Toomey seeks GAO's help in reviewing agency guidance

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WASHINGTON — Sen. Pat Toomey, R-Pa., on Friday sent letters to the Government Accountability Office asking for a ruling on whether two instances of bank regulatory guidance each constitutes a rule for the purposes of the Congressional Review Act.

The Congressional Review Act allows Congress to reject rules finalized within the prior 60 legislative days. In the early days of the Trump administration, Republicans in Congress have already used the statute to roll back certain regulations, including environmental rules. It takes only a simple majority of lawmakers to vote to reverse a rule.

Although the legislative clock for Congress to roll back any banking rules finalized at the end of last year has almost run out, Toomey has sought to include regulatory guidance among the policies Congress can target. In a speech Thursday, Toomey said the congressional review statute "is very clear” that it can also be used for guidance and letters issued by the independent regulators.

Toomey asked the GAO to rule on two pieces of guidance from 2013 — the Consumer Financial Protection Bureau's indirect auto lending bulletin and the prudential bank regulators' guidance on leveraged lending. A determination that they are rules for the purposes of the statute could mean the regulators have to resubmit the policies to Congress for review, resetting the 60-day clock.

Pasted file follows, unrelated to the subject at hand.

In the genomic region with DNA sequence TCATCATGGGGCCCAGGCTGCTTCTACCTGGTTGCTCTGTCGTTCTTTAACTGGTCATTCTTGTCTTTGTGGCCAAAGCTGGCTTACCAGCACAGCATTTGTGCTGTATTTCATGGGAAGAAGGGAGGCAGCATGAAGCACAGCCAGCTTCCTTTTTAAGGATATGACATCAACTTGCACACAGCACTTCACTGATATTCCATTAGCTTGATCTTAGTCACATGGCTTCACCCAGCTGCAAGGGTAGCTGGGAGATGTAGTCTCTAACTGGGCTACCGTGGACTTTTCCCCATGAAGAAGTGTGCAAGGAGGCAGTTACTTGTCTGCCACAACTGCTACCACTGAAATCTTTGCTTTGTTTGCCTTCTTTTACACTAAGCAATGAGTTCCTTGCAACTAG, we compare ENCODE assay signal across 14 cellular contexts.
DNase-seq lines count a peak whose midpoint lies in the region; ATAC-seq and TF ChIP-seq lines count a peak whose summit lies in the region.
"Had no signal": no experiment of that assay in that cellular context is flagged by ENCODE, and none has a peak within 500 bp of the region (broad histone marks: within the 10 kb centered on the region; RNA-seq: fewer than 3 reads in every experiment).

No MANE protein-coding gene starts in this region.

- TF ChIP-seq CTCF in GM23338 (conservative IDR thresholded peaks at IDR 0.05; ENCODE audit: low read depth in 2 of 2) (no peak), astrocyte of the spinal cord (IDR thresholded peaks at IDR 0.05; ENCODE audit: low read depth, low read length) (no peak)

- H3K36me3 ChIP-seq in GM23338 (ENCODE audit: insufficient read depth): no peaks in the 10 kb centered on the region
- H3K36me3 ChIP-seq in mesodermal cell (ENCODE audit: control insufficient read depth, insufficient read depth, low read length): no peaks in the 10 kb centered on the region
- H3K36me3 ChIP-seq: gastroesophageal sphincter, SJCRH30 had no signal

In both the case of the CFPB bulletin and the regulators' guidelines on leveraged lending, Toomey said, "the Guidance appears to be generally applicable and prescribes detailed policy."

"For these reasons, I respectfully request that you evaluate whether or not the Guidance is a 'rule' under the CRA," he wrote in the letters.

Todd Gaziano, executive director and a senior fellow in constitutional law at the Pacific Legal Foundation, said a GAO determination in Toomey's favor could open the door to Congress' reversing agency policies.

“If he gets a GAO opinion, then that is pretty helpful to him in arguing that the agency shouldn’t enforce it until it is sent up to Congress and it should have been sent up and he thinks there is a good chance that when it is sent up, he and his colleagues can get the necessary bare majority in each house to kill it,” Gaziano said.

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